Bob Borsley signals the beginning of this Ashes summer by recalling the Centenary Test.
The Centenary Test in 1977, which brought together many stars from the past, including 87-year-old Jack Ryder and 84-year-old Percy Fender, had a most unlikely English hero. Not Geoff Boycott, who wasn't playing, or Tony Greig, the captain, but the eccentric Nottinghamshire batsman Derek Randall. His Test career, which ended in 1984, was rather disappointing, with an average of just 33.37 and seven centuries, but his performance in the Centenary Test was superb.
In the spring of 1977 I was coming to the end of a long period as a student. In those days it was almost compulsory for students to occupy university buildings at regular intervals, and at the time of the Centenary Test some offices at Edinburgh University were under occupation (in connection, I believe, with overseas students fees). As a serious member of the Edinburgh University rentamob I was there. I volunteered to 'guard' the entrance to the offices from 6.00 to 8.00 in the morning. This coincided with radio coverage of the Test. So I was able to fight the good fight and follow the even better fight in Melbourne at the same time.
The Test began well for England with Australia dismissed for 138 in their first innings. In reply, however, England were all out for 95 with Lillee taking 6 for 26. Australia then made 419, with Rodney Marsh scoring 110, leaving England to score 463 to win. Randall led the way and at the end of the fourth day England were 191 for 2, with Randall 87 not out. Particularly notable was his confrontation with Denis Lillee. Here he is hit by a bouncer from Lillee. And here he is doffing his cap to Lillee after avoiding another. When Randall was out on the fifth day, England needed just 116 to win, with five wickets in hand, but Lillee was too good for their remaining batting and they lost by 45 runs, the same margin of defeat as in the first Test between the teams 100 years earlier.
Some accounts from the time:
Well as Amiss, Greig, Knott and Brearley batted... the innings to remember was played by Randall, a jaunty, restless, bubbling character, whose 174 took England to the doorstep of victory. The Australian spectators enjoyed his approach as much as Indian crowds had done on the tour just finished.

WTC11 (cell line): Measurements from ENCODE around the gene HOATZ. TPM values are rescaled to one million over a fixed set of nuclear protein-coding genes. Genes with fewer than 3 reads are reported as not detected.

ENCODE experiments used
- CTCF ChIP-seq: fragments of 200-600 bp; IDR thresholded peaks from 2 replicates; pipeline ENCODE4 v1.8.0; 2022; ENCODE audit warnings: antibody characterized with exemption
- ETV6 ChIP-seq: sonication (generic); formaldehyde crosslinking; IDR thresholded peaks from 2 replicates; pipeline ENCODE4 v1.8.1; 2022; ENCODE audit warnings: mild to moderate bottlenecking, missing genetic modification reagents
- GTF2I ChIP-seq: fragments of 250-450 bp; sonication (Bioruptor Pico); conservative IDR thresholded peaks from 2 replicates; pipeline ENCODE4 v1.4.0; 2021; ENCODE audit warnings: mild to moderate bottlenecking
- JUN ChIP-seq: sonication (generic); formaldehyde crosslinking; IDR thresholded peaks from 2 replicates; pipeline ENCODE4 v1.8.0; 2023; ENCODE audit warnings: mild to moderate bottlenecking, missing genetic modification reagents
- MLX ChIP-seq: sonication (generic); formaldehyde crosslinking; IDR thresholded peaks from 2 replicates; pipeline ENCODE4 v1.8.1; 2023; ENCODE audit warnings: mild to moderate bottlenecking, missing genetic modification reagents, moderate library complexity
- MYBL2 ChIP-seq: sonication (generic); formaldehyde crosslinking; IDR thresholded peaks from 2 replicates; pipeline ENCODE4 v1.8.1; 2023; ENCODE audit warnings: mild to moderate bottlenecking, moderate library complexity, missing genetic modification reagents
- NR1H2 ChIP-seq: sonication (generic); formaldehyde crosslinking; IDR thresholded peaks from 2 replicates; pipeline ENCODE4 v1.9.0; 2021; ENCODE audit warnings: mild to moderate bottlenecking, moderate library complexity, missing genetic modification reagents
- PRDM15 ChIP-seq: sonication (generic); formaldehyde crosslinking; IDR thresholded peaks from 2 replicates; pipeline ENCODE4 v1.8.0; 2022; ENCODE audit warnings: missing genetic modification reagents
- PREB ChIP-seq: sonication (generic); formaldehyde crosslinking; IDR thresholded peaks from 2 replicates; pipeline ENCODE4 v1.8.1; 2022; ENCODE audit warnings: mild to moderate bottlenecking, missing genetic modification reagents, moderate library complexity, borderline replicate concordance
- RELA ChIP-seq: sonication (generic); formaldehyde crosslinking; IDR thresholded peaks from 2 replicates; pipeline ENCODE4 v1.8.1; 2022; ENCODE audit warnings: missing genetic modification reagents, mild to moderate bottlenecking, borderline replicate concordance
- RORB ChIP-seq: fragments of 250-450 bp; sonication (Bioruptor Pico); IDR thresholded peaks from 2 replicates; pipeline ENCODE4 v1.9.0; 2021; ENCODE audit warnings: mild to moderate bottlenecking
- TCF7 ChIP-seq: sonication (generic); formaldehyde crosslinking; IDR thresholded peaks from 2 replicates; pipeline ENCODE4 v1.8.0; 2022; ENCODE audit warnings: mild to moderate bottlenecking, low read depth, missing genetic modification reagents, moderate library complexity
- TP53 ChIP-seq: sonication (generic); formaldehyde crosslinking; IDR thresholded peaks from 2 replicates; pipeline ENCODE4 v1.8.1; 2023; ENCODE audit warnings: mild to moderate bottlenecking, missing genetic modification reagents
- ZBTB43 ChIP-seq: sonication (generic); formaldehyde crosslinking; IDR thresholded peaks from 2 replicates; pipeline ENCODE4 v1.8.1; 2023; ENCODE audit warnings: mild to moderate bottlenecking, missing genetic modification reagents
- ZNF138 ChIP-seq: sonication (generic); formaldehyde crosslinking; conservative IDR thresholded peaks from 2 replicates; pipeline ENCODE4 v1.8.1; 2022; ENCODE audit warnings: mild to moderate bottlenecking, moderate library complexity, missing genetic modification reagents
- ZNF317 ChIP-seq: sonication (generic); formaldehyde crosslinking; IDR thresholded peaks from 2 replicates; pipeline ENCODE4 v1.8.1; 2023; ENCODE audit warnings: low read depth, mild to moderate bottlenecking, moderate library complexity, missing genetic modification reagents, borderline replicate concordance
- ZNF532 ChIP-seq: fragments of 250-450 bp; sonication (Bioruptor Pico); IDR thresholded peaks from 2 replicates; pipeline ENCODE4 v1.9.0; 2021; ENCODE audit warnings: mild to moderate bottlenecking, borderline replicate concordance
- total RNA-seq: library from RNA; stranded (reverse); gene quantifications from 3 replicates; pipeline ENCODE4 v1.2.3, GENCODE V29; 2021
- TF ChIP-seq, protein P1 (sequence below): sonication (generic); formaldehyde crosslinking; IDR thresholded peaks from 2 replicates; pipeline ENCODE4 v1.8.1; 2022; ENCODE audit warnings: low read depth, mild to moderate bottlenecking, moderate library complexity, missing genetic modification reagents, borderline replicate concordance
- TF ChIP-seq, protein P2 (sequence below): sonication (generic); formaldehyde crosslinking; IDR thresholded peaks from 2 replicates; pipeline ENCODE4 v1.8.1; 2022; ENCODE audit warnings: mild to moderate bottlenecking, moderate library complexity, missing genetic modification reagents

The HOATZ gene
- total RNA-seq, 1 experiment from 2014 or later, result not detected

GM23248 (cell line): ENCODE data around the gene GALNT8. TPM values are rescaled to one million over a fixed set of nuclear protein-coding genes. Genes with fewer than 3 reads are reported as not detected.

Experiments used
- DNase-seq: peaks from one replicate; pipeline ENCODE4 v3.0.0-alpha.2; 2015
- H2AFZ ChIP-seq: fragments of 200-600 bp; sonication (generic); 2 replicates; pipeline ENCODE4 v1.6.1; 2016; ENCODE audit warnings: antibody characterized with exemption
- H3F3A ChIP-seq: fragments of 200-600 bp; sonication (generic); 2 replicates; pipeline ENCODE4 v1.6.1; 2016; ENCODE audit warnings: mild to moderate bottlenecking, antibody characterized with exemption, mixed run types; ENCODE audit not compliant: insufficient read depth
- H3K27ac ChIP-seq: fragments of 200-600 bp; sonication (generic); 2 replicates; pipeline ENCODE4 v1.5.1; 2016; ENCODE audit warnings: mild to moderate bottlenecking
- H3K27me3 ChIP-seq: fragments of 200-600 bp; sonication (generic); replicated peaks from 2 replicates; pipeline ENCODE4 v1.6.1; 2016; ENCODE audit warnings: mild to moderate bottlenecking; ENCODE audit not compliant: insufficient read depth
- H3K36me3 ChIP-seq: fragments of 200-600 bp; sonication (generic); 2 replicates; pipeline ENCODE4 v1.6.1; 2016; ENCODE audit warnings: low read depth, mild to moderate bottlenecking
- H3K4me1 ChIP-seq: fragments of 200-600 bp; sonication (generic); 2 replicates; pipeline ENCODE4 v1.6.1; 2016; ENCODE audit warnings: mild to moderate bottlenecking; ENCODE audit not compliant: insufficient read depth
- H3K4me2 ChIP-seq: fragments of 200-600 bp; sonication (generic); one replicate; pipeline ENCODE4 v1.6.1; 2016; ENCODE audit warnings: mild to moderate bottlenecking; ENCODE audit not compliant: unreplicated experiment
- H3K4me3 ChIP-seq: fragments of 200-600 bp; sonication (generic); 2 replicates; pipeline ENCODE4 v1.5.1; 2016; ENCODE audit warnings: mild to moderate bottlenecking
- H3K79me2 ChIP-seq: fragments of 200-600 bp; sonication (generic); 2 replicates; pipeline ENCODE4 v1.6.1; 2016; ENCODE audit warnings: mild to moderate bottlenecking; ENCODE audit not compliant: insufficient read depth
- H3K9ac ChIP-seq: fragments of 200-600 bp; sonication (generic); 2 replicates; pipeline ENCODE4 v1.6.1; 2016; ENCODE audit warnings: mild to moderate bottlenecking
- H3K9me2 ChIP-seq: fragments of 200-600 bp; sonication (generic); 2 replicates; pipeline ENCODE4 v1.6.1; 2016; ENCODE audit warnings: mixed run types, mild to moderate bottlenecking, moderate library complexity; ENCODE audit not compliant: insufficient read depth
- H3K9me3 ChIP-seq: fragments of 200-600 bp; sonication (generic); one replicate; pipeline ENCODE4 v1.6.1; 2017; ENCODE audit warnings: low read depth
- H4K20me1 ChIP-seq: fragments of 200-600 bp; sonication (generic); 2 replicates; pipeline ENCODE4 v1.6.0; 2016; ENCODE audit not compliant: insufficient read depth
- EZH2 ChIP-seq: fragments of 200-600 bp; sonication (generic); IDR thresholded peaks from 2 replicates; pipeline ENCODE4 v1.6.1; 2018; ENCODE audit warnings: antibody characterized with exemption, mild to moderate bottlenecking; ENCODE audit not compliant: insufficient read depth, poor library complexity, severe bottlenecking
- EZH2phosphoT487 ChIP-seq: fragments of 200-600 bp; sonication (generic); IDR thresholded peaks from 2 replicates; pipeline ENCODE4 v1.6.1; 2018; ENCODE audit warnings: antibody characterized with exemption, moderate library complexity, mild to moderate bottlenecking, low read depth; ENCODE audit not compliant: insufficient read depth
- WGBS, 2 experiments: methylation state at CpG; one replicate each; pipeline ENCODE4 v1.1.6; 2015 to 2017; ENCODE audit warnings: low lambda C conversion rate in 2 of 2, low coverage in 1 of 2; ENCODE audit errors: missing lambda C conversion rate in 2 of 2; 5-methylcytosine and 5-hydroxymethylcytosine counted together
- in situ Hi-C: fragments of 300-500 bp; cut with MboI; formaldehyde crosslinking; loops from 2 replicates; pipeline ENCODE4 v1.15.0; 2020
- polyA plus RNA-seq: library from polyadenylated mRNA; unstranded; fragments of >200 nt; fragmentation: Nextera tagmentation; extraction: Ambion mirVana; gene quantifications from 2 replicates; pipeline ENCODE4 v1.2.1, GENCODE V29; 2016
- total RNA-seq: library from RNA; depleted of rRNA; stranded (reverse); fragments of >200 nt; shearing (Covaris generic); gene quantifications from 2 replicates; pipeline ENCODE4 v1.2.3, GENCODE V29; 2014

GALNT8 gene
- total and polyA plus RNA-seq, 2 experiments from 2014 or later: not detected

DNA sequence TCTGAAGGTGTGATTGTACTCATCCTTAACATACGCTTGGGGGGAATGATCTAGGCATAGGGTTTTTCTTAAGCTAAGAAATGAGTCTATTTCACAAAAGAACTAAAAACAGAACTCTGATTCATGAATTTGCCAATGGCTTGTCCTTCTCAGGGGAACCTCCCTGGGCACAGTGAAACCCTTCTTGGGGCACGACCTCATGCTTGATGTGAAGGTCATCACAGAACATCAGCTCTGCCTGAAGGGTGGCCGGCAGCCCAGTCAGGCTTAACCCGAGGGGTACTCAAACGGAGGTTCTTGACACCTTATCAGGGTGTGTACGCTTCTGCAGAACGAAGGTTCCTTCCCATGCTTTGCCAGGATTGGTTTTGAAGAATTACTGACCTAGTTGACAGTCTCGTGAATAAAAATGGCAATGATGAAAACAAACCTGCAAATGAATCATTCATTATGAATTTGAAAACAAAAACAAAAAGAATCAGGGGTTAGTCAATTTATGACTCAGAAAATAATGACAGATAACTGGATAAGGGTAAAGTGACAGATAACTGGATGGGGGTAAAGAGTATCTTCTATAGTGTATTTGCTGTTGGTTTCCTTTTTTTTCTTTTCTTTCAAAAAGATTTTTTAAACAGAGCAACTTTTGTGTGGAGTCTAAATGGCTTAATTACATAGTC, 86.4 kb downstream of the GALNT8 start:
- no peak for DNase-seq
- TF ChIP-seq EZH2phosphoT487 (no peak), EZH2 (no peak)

Once, when Lillee tested him with a bouncer, he tennis-batted it to the mid-wicket fence with a speed and power that made many a rheumy eye turn to the master of the stroke, the watching Sir Donald Bradman. Words cannot recapture the joy of that moment.
Another time, when Lillee bowled short, Randall ducked, rose, drew himself to his full five feet eight, doffed his cap and bowed politely. Then, felled by another bouncer, he gaily performed a reverse roll. This helped to maintain a friendly atmosphere in what, at all times, was a serious and fully competitive match. – Wisden 1978
Immediately afterwards, Randall played at Chappell, the ball took a faint edge and a tumbling Marsh appeared to hold the chance in his right glove. Umpire Tom Brooks thought so too as he raised his finger after due consideration. But Marsh, jumping to his feet, signalled that he had not taken the ball before it hit ground. Both he and Chappell called on Randall to return to the crease, and Brooks sensibly left matters in the hands of the players. - Frank Tyson, The Centenary Test
[The Queen] had just invested the ailing Sir Rober Menzies with the insignia of the Order of Australia and settled into her seat when, ten minutes before tea, Randall played forward to O’Keeffe, snicked the ball via his pad onto the legside and saw Cosier flop forward to hold the ball brilliantly in his outstretched left hand. Randall had batted for seven and a half hours. He had hit 21 fours and had really made the match. He walked back to deafening applause and, typically, got lost as he reached the shadow of the pavilion, walking towards the place where the Queen was sitting and then having to turn when he realised he wasn’t heading for the dressing-room. - Christopher Martin-Jenkins, The Jubilee Tests
The next morning, and much of the afternoon, belonged to the young Nottinghamshire batsman, Derek Randall who, accepting some buffets, including a blow on the head from one of Lillee’s bouncers, clowned and played his way to a splendid 174... Randall, to great popular delight, was declared Man of the Match; and, when he returned home to Retford he was given a civic reception. John Arlott, in Frindall's Score Book: The Centenary Test at Melbourne and England versus Australia 1977
[For links to the other posts in this series, see here.]